demoralizing. Western troops are far from home and attrition by low tech ambushes is more of a danger than the enemy’s best troops. In addition, they are surrounded by unfriendly and uncooperative natives, who see them as aliens and will help the insurgent. Send 100 men down a road, they find nothing. Send five men, they don’t come back.
If it takes twenty-two “first line” fighter aircraft, or forty attack helicopters, to drop one Martian fighting machine, then the war-planner knows his needs. Submarines won’t do us any good, so don’t build them. Airfields will be too vulnerable to an enemy that holds the high ground
of near orbit, so VTOL fighters will be more valuable. These calculations can be made now with the assumption of a low level of technological imparity.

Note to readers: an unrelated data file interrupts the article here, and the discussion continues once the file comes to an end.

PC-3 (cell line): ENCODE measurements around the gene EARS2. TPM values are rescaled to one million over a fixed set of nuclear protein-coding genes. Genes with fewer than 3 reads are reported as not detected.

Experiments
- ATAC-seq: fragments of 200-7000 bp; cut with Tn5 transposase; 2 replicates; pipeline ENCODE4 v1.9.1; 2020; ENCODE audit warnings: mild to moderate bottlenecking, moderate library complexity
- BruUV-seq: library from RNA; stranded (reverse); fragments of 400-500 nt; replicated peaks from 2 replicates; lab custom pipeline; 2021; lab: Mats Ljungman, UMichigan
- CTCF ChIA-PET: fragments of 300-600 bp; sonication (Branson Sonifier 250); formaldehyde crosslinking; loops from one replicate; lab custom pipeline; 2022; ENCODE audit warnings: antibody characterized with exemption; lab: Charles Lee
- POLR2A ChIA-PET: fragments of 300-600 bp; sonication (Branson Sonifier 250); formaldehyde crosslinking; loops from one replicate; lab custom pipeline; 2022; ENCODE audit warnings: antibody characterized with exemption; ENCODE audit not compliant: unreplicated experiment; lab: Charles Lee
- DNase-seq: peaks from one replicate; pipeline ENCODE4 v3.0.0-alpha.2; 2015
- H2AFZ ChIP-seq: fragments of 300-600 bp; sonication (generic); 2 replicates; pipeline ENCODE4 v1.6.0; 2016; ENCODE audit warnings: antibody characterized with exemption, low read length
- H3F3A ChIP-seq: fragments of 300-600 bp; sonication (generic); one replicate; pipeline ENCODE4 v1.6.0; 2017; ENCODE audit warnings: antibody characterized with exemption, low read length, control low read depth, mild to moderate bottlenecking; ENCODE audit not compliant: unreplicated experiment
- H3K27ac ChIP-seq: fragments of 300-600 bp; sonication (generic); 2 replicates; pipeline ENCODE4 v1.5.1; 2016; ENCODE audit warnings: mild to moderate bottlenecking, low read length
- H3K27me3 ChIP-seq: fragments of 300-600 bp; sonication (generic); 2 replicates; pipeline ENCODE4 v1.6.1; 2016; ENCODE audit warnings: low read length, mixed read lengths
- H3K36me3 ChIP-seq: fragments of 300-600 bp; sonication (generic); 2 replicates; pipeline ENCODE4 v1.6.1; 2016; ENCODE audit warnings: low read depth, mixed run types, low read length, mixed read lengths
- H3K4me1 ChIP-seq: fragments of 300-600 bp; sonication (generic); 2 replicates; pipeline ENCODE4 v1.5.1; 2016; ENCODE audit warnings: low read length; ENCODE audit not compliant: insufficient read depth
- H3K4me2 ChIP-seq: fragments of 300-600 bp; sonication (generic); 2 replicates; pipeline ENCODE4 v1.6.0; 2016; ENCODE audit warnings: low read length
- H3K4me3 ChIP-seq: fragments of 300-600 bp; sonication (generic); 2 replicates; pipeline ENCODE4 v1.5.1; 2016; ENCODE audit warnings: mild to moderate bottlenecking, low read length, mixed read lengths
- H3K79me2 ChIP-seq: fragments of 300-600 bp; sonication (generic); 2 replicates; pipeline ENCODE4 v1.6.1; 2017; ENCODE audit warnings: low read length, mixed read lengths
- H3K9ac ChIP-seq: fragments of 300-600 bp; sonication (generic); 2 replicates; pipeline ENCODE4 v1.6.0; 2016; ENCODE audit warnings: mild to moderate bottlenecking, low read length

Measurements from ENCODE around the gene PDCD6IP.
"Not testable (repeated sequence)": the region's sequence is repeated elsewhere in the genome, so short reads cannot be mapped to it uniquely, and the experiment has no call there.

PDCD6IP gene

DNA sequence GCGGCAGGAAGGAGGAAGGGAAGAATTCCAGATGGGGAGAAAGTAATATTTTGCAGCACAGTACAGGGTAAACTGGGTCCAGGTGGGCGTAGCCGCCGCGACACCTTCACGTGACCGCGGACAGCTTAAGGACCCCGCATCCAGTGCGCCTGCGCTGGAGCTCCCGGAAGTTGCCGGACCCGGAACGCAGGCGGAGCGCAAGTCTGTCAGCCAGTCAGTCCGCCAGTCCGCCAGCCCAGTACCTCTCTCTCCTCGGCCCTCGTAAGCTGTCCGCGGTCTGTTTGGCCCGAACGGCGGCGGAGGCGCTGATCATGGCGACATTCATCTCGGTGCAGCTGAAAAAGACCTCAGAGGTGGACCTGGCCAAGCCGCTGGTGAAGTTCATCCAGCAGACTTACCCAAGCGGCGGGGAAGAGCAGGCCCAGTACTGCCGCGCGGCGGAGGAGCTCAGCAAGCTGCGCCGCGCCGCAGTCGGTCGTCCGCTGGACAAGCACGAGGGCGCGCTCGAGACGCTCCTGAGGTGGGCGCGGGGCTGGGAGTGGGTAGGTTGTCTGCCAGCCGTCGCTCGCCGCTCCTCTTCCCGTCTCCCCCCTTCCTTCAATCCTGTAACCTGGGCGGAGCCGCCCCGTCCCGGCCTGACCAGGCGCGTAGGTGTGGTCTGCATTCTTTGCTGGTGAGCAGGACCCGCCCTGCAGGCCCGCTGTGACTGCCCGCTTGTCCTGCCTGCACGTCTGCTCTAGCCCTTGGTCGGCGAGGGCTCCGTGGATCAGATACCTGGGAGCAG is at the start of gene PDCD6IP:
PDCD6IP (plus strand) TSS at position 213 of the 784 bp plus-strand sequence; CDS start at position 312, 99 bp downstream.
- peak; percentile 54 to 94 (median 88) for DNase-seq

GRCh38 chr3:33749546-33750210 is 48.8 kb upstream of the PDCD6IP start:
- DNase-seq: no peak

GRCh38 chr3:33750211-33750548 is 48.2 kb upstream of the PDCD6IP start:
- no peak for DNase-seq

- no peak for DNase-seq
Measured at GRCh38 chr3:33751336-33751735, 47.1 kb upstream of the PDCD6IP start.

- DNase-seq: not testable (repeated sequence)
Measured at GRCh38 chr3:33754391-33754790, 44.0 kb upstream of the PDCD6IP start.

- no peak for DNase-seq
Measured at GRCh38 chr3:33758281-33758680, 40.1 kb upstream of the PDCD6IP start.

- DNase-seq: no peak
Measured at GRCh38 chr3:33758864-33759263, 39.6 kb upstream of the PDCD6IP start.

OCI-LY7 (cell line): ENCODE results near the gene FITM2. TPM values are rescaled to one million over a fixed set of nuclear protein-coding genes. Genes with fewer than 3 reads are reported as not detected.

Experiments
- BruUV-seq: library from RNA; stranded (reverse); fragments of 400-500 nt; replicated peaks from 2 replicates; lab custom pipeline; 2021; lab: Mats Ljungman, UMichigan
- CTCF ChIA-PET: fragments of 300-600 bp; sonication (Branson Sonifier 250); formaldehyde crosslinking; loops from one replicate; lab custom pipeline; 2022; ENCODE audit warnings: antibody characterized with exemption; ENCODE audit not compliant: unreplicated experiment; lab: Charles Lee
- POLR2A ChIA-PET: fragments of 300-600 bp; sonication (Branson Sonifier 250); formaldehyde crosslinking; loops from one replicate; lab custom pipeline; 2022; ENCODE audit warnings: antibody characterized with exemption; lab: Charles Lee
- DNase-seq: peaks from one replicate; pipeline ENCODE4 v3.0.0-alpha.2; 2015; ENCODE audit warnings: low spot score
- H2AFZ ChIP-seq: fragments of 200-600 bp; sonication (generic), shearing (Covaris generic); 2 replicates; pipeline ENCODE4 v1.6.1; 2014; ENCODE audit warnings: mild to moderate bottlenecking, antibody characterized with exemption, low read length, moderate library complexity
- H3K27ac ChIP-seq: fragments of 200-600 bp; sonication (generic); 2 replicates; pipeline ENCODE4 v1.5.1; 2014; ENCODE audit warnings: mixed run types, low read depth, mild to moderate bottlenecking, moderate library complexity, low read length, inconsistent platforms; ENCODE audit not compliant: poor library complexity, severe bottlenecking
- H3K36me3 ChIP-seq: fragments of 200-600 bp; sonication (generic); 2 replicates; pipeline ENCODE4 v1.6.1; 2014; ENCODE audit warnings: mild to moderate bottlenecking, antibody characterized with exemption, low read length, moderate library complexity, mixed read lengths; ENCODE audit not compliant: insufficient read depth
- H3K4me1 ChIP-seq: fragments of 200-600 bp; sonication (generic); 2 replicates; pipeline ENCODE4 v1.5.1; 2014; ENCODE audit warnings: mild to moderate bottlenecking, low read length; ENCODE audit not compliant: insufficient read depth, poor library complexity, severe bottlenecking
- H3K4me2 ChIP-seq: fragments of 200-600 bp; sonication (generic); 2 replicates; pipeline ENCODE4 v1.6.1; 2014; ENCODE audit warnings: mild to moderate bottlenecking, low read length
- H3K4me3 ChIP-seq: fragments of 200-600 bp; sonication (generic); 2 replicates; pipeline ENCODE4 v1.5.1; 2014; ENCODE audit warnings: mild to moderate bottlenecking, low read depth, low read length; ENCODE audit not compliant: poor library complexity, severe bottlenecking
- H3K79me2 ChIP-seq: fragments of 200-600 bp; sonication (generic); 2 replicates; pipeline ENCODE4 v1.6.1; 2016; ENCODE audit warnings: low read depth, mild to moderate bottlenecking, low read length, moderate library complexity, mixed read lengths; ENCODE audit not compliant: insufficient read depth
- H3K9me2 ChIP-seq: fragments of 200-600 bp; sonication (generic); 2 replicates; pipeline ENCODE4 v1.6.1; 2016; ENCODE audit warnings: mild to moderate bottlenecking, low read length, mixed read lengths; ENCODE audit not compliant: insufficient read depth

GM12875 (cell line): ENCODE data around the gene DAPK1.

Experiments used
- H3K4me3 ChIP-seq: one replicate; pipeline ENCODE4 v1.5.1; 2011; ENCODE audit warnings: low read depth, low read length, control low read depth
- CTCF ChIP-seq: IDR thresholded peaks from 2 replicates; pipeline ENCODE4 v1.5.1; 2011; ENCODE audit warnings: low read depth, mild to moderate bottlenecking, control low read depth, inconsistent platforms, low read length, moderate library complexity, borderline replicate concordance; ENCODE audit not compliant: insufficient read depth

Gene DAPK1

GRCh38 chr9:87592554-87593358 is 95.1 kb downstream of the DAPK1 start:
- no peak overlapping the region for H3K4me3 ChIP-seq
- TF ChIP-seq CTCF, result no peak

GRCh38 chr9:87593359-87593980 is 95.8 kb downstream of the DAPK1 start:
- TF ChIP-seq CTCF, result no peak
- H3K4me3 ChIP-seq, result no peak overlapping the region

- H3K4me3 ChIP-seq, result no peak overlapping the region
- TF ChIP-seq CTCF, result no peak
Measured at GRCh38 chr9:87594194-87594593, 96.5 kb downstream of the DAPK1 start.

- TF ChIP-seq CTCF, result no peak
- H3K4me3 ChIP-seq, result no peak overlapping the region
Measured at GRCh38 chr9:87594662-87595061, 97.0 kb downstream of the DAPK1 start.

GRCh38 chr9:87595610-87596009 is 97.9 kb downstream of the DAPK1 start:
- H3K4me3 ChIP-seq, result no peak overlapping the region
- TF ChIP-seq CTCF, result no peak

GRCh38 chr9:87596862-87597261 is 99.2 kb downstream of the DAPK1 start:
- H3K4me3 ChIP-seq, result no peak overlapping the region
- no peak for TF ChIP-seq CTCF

One area that the planner will have to consider is quislings and “peace at any pricers.” The higher the toll for humanity, the more humans there will be, who for reasons of expediency, belief or practical desire to survive, will aid and abet the enemy. Some will hope to gain power and privilege in what they see as the inevitable alien victory. Some will worship aliens for religious
and sociological reasons. Others will cooperate because the outside of the concentration camp looks better than the inside. Better to be the overseer than the field hand. Sometimes when we meet the enemy he will be us. Anticipate it and be ready to deal with effectively. You can guess what that means.
On a larger grand strategic scale if it takes us 100,000,000 human casualties to extinguish and alien invasion force of 1,000,000 that leaves only about 4,900,000,000 to carry on. We won’t like it and the planet won’t be much fun for a while but we will still hold title to it.